Sara Peters was born in Antigonish, Nova Scotia, and lives in Toronto. She completed an MFA at Boston University, and was a Stegner fellow at Stanford. Her work has appeared in Slate, The Threepenny Review, and Poetry magazine. Her first book is 1996.
Praise for I Become a Delight to My Enemies:
"The subject matter, while in some senses timeless, is also very much of the present moment. I Become is a book of voices, disembodied, all of its characters from a nameless town where they experienced sexual abuse and terror. Contributing to the sense of secrecy and shame, some of the text appears occasionally as marginalia, like whispered comments from the periphery of a town's main square. No two pages are alike. The text is often in fragments, abruptly cut, as if the speakers are hesitant about how much they should say. . . . [A]n aural immersion in a town of people who need to speak out, to reveal truths, to push back against the shame, to hold out hope." -Globe and Mail
"If Delight demands a different type of engagement-it is its own many-headed beast, consisting of mini fables, prose vignettes, poems whose lines float unmoored in white space, story shards, marginalia-it also offers a different type of reward for the persevering reader. Making sense of historical and immediate trauma is not easily pondered or plotted. It deserves a form that challenges us to slow and struggle and sit with the stories that break us." -Toronto Star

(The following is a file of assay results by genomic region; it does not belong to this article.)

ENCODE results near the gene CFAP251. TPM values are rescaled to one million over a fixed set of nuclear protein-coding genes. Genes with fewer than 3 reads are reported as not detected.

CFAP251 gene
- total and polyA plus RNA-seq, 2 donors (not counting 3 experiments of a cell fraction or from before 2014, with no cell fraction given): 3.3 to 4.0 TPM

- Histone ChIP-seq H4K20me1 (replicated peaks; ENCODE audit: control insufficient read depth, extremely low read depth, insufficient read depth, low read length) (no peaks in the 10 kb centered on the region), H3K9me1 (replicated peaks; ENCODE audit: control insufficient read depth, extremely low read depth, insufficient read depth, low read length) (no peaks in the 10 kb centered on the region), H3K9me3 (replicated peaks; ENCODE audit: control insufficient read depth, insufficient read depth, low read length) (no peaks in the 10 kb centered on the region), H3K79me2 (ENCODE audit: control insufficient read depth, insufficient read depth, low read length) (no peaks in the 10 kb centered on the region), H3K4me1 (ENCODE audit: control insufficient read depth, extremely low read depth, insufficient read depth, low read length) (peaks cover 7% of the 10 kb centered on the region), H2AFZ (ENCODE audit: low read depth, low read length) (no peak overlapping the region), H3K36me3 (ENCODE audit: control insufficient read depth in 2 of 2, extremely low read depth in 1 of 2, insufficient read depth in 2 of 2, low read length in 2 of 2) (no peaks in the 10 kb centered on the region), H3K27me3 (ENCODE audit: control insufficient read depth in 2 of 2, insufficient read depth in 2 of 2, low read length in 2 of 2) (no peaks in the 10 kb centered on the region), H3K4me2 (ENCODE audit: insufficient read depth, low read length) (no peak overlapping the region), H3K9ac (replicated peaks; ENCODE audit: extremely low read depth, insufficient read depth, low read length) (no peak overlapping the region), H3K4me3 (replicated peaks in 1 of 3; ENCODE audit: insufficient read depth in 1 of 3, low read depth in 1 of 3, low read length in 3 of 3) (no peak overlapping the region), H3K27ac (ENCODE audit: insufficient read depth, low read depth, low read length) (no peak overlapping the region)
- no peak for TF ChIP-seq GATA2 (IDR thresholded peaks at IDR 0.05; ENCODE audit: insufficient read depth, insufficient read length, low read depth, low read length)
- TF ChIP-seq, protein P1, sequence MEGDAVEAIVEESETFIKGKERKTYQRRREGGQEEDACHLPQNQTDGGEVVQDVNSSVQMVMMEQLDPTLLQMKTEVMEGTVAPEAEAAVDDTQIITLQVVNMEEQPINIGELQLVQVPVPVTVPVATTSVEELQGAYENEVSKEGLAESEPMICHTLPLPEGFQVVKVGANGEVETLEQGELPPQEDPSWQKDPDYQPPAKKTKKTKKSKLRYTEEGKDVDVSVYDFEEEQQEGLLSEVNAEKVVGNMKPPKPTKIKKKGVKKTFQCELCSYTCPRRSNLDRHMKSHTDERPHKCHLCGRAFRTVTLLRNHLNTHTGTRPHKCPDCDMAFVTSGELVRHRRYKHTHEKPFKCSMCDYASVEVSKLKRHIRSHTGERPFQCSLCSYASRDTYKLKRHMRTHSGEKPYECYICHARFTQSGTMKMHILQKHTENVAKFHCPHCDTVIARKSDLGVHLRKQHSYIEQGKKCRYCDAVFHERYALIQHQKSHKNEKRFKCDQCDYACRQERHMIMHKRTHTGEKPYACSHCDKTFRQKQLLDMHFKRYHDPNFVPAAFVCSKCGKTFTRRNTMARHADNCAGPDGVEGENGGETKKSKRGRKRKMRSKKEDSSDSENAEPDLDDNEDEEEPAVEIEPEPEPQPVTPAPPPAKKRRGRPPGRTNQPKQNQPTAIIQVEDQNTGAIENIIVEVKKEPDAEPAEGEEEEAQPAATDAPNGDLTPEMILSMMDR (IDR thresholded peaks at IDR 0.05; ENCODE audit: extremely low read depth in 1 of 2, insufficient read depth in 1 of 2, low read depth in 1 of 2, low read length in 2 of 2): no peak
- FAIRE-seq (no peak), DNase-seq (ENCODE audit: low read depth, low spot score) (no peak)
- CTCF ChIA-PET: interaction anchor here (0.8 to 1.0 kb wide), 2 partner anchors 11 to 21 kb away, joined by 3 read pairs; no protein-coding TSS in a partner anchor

"I Become a Delight to My Enemies takes massive risks that pay off often, especially when Peters refuses to tone things down and turn away. Like her excellent poetry debut, her fiction debut bodes well for her future as an author and is a surprisingly audacious offering from a new Canadian imprint." -Winnipeg Free Press
"[U]ncanny and vivid. . . . Peters's stylistic hybridity invites the reader into gaps and absences; the result is a kind of complicit questioning of narratives that must be unlearned, relearned, and inhabited." -Quill & Quire
"I Become a Delight to My Enemies is a clever, genre-blending work that portrays a complex and deeply affective picture of feminism and femininity." -The Puritan